Does it get easier? I am a late 30-something with a 38-yea

Does it get easier?
I am a late 30-something with a 38-year-old fiance. Roughly 6 months ago, I found out he was cheating on me with a very attractive 23-year-old coworker. She put him on a pedestal and made him feel like a hero during a time when I was emotionally absent and distracted by my own work and personal issues. We are attempting to work things out; I truly believe that we both love each other -- but I'm struggling every day.

Lately, I have been obsessing over the fact that he thought, at least at one point, that he was in love with her and said those words to her fairly often. Now he acknowledges that he was likely not in love but that she is a "good person" and that it was more lust and infatuation. But even if this is the case, I can't understand how he could have been so naive. Attracted to her, sure. But love? She is 15 years his junior; he supervised her at work; she pursued him knowing that he was engaged; she spent the vast majority of their "relationship" asking him to do things for her and to take care of her (as she purportedly had a "very hard life"); and she eventually demanded that he cut me and the rest of our family out entirely in order to be with her. How in the world is this a "good person"?

This situation is made all the more difficult because he still works with her.
I love him. I feel like I know him .. or at least did, at one point. But I don't understand how or why he didn't see the red flags. He still doesn't seem to see all of them.

I know that I should be focused on OUR relationship and trying not to think so much about the affair ...but it haunts me every day. Any advice would be greatly appreciated.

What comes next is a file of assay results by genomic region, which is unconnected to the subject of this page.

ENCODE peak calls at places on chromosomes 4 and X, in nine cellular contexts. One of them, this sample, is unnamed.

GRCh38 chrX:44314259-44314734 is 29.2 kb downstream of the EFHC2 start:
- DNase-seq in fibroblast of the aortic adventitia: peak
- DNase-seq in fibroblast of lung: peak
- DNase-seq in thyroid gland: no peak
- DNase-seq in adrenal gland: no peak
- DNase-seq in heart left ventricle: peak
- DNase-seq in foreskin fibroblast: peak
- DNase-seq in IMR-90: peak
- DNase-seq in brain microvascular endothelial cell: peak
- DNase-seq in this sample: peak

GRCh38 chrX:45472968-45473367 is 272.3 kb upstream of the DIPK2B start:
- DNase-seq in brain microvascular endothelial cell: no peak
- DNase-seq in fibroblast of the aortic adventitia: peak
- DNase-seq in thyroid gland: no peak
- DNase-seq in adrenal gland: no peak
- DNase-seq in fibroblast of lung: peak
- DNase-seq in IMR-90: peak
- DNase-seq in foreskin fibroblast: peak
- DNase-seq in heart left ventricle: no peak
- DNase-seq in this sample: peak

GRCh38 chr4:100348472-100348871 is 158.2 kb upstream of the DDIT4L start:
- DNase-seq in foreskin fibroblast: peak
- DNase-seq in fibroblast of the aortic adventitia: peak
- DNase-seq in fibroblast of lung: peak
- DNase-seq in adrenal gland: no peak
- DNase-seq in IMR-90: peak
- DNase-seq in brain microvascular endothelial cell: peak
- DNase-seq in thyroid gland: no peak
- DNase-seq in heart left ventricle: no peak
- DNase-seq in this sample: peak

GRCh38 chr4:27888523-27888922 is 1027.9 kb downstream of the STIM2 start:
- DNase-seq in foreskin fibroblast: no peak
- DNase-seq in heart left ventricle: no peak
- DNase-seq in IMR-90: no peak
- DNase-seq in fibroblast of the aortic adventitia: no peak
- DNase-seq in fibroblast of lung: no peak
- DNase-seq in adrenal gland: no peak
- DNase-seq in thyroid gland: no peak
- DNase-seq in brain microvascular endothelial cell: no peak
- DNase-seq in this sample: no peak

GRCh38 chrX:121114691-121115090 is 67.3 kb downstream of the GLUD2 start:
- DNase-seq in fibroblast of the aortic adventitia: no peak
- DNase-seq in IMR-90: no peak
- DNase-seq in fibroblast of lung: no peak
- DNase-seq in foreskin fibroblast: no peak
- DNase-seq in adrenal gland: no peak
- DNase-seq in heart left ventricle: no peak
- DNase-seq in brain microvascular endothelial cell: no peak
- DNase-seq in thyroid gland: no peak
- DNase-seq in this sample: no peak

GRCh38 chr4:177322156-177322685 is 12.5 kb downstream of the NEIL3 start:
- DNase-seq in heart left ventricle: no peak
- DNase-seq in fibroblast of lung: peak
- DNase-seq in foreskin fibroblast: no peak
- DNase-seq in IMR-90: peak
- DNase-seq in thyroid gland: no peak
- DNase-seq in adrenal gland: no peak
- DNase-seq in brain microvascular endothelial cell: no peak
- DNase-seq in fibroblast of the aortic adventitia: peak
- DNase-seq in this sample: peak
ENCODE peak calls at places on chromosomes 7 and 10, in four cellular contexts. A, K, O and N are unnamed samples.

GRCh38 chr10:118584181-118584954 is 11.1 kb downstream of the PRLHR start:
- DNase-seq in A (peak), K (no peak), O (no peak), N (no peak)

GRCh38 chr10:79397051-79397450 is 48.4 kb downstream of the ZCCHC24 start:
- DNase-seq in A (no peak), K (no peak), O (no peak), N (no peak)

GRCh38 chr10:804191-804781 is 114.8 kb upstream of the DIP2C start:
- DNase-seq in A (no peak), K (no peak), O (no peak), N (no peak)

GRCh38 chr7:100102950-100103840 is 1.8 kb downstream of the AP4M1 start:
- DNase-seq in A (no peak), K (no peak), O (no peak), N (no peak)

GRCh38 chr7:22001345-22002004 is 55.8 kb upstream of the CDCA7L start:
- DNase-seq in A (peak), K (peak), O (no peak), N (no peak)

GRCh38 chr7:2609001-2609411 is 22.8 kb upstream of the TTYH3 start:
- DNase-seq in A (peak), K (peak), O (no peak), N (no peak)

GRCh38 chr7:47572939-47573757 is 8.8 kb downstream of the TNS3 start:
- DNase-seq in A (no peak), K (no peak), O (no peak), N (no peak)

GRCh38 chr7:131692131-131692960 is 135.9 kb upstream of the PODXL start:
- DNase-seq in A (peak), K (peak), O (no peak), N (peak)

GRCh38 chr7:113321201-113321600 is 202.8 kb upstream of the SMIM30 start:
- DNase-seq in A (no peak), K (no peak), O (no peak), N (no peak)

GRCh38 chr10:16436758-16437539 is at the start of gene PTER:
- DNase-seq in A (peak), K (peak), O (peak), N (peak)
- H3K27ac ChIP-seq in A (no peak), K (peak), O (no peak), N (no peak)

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Leahzan's picture
Jun 22

I would focus less on whether his affair partner was a good person and had red flags and more on your fiance. It honestly doesn't matter what type of person she was, he chose to stray and he chose to stray because he was looking for something that he felt was missing inside himself. The reality is he's the one with the red flags. I was very angry at the affair partners, but the more and more I thought about it, I just felt sorry for them. They knowingly got involved with a man what was could never be fully available. For some it was intentional because they didn't want the responsibility of a relationship, just the support and sex. But, the reality is they knowingly chose to be bad people. And, to me I feel sorry for anyone that would mess with their own minds that much. The people who cheat are lost, and those that knowingly become the other woman/man are also lost. And, its sad. But, what they do afterwards can make all the difference. Do they face their demons, insecurities, etc. and try and become a better person, or do they make excuses?

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Jun 23

I have to more or less agree with @Leahzan on this. Both of them were lost or broken in some way, living in a fantasy world that would never align with reality. But any focus on the affair partner is just wasted effort really. If they engaged in an inappropriate relationship with a person they knew was married, they were not "good people" at that time. But I think our wayward spouses want to somehow justify in their minds that they were not foolish, not doing something hurtful to us, not reducing their moral standards, etc so as such they want to defend their decision. They don't WANT to see the red flags, they want to feel justified.

If your fiance really feels remorse and wants to work through this with you, it will take some soul searching and acceptance of his mistakes. And it will take hard work for both of you regardless if you want to heal from it.


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